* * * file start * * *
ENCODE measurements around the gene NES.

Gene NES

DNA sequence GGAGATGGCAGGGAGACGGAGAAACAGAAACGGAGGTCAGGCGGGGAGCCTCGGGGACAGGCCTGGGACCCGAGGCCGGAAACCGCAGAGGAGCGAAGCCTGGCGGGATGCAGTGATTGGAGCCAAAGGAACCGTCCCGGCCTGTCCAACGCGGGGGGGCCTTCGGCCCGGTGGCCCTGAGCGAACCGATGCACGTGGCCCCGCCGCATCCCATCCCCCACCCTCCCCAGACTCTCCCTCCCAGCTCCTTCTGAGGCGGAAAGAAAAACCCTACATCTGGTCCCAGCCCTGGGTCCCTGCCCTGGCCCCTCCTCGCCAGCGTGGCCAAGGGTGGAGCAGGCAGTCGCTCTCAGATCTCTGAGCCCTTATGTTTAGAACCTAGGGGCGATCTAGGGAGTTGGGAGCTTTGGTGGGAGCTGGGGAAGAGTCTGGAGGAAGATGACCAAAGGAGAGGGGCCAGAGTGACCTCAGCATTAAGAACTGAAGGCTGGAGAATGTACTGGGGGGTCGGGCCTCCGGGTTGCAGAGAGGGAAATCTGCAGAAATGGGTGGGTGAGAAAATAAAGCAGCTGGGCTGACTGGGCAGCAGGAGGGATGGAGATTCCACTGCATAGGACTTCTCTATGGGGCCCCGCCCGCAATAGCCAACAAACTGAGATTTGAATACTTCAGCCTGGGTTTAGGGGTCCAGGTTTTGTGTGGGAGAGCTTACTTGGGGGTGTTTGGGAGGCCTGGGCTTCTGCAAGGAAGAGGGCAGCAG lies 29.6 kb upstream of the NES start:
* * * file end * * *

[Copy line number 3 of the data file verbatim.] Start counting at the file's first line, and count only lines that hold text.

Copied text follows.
DNA sequence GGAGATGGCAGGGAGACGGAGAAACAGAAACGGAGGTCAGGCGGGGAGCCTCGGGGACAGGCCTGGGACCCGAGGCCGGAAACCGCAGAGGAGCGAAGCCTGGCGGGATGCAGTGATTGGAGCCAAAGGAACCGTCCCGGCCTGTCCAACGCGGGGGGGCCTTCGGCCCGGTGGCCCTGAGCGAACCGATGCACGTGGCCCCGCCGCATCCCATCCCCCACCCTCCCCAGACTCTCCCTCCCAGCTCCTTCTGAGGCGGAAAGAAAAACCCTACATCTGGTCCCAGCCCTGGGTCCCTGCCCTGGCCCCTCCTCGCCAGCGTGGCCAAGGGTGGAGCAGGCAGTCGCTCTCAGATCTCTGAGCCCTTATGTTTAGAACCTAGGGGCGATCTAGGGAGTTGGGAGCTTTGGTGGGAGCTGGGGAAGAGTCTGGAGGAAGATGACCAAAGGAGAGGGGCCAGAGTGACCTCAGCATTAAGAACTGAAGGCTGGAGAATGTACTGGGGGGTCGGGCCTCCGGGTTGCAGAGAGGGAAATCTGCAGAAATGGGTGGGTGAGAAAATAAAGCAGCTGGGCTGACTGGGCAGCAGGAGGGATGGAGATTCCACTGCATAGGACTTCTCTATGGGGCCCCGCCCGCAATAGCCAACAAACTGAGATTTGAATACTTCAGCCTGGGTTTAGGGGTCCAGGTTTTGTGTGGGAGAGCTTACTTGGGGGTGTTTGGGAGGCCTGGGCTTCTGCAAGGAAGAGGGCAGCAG lies 29.6 kb upstream of the NES start: